Nash v. Merrill

1996 | Cited 0 times | D. Maine | September 30, 1996


Petitioner has filed a Petition for Writ of Habeas Corpus by a person in state custody, pursuant to 28 U.S.C. § 2254. He seeks leave to proceed in forma pauperis. However, the Court concludes that the Petition should be summarily dismissed for Petitioner's failure to exhaust the remedies available to him in the state courts. 28 U.S.C. § 2254(b)(1). Specifically, Petitioner alleges that his Petition for Post-Conviction Review, in which he sought to raise many of his ineffective assistance of counsel claims, was dismissed for his failure to prosecute due to the ineffective assistance of his post-conviction counsel.

In appropriate circumstances, ineffective assistance of counsel may constitute "cause," perhaps excusing a procedural default in the state courts. Murray v. Carrier, 477 U.S. 478, 488 (1986); Coleman v. Thompson, 501 U.S. 722, 750 (1991). This is not the case here, however, inasmuch as there is no constitutional right to counsel on post- conviction review. Coleman, 501 U.S. at 751 (citing Pennsylvania v. Finley, 481 U.S. 551 (1987)).

Nor is this "an extraordinary case, where a constitutional violation has probably resulted in the conviction of one who is actually innocent." Murray, 477 U.S. at 496. Petitioner's claims appear to center exclusively on the alleged improper handling of his case by all participants, from the investigating officers to Petitioner's own attorneys.

Further, Petitioner was convicted on a plea of guilty. Although, in Petitioner's view, he "was placed in a catch 22 situation, forced to plead guilty to a crime he did not commit," there is no factual allegation to support Petitioner's claim of innocence. According to Petitioner, the reason he found himself in such a position was because his attorney inadequately handled an unsuccessful motion to suppress evidence. In the end, Petitioner sets forth no colorable claim of innocence in this pleading.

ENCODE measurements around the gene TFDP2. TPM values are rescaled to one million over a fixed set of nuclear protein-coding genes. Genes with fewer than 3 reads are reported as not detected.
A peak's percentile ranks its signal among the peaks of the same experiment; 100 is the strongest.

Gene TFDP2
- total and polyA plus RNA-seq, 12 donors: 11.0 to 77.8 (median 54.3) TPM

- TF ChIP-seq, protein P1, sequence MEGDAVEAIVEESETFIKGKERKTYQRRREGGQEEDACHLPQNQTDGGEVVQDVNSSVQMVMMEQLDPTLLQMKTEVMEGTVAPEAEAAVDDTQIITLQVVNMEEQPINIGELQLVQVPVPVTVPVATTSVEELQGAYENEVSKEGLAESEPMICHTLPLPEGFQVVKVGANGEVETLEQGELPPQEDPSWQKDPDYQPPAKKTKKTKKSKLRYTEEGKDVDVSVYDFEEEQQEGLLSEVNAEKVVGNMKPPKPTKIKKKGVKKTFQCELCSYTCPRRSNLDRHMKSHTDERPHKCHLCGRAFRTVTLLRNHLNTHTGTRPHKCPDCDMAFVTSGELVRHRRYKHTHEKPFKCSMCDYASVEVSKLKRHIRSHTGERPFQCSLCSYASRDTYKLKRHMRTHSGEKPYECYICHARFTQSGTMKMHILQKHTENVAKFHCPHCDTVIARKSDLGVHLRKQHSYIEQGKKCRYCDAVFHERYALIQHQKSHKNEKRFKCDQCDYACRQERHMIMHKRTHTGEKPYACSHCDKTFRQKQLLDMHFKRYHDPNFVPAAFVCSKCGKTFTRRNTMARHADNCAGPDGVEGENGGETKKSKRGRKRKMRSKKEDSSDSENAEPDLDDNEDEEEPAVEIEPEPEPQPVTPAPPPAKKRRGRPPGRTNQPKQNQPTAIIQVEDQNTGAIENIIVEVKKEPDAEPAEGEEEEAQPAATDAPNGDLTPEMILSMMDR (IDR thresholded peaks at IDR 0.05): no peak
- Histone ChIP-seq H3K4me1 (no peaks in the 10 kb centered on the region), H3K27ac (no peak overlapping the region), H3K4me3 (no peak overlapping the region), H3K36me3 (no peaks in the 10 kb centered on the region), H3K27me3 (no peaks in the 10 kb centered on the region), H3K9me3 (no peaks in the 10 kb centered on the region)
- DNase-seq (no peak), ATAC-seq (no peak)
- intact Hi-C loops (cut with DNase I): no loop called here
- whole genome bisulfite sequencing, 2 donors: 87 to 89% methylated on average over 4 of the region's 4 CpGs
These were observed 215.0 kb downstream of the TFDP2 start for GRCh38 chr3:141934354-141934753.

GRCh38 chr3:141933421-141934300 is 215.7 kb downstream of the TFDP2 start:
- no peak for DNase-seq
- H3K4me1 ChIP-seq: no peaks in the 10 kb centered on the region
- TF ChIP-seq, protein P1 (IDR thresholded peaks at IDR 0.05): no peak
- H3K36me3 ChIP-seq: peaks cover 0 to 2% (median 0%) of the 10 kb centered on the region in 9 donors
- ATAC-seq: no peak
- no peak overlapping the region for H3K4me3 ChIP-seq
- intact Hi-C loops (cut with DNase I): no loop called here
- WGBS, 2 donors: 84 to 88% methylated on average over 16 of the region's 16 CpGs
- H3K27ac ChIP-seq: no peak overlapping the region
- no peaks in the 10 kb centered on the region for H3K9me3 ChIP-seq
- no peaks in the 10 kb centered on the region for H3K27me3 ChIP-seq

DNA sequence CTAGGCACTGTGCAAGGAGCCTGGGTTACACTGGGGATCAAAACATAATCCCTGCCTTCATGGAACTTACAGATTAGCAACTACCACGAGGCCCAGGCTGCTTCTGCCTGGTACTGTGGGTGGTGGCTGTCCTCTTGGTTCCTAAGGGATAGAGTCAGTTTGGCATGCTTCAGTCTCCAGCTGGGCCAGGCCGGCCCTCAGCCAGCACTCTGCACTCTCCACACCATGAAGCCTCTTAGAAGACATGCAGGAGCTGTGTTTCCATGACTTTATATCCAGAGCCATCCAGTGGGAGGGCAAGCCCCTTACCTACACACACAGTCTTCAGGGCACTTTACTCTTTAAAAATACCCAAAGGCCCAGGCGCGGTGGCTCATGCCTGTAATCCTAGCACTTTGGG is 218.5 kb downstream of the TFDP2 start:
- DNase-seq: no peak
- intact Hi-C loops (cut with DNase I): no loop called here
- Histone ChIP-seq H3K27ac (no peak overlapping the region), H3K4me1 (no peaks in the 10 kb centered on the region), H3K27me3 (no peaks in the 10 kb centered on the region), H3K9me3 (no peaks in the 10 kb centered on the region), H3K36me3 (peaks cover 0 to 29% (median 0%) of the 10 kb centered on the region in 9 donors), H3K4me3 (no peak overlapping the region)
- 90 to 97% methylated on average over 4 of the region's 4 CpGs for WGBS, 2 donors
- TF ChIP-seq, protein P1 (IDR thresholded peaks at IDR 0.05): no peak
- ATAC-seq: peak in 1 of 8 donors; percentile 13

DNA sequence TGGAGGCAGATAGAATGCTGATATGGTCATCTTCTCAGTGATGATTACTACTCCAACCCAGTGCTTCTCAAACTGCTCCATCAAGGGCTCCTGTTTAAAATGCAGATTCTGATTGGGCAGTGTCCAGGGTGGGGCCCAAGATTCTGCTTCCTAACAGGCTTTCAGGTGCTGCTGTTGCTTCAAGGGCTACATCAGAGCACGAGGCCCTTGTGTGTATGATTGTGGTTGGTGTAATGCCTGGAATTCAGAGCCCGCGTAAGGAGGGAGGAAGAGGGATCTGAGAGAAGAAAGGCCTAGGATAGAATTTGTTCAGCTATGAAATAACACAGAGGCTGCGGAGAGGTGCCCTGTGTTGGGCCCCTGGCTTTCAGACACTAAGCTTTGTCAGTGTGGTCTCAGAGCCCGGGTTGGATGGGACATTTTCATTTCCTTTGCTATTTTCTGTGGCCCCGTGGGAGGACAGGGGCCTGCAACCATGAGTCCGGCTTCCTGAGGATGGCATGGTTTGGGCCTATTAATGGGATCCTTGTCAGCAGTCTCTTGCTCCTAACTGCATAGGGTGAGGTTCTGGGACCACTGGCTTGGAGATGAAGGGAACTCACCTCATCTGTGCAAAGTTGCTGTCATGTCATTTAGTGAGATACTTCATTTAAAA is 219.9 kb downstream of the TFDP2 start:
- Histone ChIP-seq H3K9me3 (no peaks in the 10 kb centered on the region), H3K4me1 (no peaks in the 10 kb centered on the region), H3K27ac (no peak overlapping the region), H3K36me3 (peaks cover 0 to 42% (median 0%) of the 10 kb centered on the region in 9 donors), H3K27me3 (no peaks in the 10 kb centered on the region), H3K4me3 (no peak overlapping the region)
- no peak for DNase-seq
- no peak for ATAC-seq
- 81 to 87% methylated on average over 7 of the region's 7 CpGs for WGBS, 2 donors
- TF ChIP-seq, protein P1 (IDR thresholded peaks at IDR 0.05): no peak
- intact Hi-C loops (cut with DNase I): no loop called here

For the foregoing reasons, I hereby recommend Petitioner's Petition for Writ of Habeas Corpus be DISMISSED, and the Writ DENIED.


A party may file objections to those specified portions of a magistrate judge's report or proposed findings or recommended decisions entered pursuant to 28 U.S.C. § 636(b)(1)(B) (1988) for which de novo review by the district court is sought, together with a supporting memorandum, within ten (10) days of being served with a copy thereof. A responsive memorandum shall be filed within ten (10) days after the filing of the objection.

Failure to file a timely objection shall constitute a waiver of the right to de novo review by the district court and to appeal the district court's order.

Dated in Bangor, Maine on September 30, 1996.

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